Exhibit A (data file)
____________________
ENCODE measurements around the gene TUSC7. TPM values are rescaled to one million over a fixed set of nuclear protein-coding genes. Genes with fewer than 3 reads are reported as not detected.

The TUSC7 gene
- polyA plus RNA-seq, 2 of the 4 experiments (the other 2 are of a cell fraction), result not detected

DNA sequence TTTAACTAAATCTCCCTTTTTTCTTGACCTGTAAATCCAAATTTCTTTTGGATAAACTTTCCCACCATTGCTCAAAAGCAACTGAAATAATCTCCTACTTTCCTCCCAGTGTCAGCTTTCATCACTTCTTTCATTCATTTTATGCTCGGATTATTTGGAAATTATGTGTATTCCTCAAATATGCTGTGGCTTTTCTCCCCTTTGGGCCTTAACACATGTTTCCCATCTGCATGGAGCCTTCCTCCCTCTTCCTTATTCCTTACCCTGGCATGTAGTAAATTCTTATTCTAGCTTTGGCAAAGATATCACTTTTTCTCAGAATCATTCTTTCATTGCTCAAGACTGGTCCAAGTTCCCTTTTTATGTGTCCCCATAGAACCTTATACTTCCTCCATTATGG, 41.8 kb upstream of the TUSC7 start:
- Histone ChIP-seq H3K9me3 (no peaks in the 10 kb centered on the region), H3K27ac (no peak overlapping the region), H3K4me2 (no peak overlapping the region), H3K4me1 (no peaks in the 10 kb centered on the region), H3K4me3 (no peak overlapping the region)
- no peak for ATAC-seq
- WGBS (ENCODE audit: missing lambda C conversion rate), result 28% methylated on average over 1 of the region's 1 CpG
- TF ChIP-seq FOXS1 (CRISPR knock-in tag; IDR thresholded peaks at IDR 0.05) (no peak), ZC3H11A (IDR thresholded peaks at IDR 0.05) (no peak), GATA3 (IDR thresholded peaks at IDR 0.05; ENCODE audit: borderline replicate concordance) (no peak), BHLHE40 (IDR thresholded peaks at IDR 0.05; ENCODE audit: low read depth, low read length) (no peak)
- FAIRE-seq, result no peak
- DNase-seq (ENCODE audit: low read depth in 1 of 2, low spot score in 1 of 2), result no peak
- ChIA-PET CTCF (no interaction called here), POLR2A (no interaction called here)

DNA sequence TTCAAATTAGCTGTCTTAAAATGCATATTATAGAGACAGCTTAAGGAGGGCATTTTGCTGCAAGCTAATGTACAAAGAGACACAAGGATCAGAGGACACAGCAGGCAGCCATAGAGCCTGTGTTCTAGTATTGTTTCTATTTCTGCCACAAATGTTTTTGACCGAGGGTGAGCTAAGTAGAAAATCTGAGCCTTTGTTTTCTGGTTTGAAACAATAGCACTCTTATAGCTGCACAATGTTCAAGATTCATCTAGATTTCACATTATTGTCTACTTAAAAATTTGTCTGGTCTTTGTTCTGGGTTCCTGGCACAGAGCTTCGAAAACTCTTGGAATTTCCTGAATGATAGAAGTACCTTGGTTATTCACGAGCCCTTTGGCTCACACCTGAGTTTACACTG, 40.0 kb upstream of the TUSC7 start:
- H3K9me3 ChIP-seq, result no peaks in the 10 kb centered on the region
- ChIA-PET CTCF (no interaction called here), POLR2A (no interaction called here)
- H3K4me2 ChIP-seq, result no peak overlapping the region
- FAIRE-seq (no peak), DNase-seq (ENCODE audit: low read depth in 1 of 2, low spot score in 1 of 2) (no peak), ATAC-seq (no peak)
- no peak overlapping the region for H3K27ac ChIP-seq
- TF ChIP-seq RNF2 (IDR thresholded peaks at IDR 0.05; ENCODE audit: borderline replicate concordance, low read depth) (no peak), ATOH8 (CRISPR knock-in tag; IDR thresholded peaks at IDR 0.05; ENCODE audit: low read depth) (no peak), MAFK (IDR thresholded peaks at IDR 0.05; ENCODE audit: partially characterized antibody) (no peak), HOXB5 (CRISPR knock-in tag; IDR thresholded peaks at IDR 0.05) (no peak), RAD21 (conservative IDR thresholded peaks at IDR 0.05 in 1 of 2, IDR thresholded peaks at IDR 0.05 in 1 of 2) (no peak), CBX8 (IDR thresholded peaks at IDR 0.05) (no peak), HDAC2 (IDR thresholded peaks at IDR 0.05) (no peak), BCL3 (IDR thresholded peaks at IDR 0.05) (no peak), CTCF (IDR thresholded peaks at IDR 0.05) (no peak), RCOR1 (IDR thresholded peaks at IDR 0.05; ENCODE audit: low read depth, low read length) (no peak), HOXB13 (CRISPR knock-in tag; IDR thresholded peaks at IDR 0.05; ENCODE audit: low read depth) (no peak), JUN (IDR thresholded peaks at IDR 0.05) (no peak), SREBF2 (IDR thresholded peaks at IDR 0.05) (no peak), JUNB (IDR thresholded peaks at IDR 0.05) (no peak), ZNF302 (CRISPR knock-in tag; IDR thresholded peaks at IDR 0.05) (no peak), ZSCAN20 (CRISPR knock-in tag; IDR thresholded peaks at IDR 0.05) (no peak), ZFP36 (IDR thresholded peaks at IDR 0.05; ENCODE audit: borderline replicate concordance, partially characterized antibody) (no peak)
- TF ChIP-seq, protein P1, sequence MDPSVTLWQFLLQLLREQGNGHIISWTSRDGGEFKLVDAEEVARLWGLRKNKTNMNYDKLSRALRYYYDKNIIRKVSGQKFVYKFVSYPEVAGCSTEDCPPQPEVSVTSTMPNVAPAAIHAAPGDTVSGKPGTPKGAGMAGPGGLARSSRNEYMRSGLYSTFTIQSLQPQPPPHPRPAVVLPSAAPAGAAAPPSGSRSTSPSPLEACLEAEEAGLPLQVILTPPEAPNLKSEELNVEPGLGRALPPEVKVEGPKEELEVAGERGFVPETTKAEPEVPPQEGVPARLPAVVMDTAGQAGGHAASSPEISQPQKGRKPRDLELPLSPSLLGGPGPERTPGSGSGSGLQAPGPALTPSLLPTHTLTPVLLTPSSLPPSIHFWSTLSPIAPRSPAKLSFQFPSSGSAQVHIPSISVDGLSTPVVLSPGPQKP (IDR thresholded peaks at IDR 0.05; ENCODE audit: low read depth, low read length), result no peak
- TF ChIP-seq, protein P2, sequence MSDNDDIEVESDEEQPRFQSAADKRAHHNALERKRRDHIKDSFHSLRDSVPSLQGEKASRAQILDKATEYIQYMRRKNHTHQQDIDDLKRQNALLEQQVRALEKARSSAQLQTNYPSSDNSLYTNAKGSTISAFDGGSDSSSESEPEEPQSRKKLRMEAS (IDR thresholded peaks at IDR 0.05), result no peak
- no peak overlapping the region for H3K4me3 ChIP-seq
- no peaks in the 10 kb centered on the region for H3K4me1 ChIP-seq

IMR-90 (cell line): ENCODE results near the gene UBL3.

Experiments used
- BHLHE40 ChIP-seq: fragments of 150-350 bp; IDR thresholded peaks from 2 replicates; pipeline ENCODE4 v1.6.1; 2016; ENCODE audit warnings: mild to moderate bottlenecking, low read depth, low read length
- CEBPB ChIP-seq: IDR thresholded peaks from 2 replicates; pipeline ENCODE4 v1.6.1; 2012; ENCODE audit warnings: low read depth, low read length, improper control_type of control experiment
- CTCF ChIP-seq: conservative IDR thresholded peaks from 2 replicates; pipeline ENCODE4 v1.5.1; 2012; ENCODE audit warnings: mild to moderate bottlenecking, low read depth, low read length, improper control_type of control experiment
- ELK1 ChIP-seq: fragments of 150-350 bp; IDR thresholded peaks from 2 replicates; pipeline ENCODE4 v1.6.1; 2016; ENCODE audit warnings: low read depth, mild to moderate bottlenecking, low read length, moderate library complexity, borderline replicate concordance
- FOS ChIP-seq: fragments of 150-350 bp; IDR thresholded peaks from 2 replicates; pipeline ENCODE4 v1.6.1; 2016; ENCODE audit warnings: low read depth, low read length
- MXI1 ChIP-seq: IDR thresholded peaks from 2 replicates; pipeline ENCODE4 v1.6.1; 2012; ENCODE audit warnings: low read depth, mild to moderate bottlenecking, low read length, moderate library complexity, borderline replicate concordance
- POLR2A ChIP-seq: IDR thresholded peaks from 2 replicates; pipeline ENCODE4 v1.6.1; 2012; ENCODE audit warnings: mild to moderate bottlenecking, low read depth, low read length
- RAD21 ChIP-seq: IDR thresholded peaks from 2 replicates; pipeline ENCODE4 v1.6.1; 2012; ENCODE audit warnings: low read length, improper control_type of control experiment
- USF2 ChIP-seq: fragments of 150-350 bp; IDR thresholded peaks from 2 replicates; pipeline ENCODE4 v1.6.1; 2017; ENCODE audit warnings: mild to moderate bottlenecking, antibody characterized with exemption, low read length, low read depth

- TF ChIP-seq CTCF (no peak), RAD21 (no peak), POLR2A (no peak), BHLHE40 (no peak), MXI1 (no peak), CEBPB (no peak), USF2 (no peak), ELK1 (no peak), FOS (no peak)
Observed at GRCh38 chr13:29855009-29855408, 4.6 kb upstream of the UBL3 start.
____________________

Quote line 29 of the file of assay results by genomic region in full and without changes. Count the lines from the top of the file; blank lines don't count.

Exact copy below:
- FOS ChIP-seq: fragments of 150-350 bp; IDR thresholded peaks from 2 replicates; pipeline ENCODE4 v1.6.1; 2016; ENCODE audit warnings: low read depth, low read length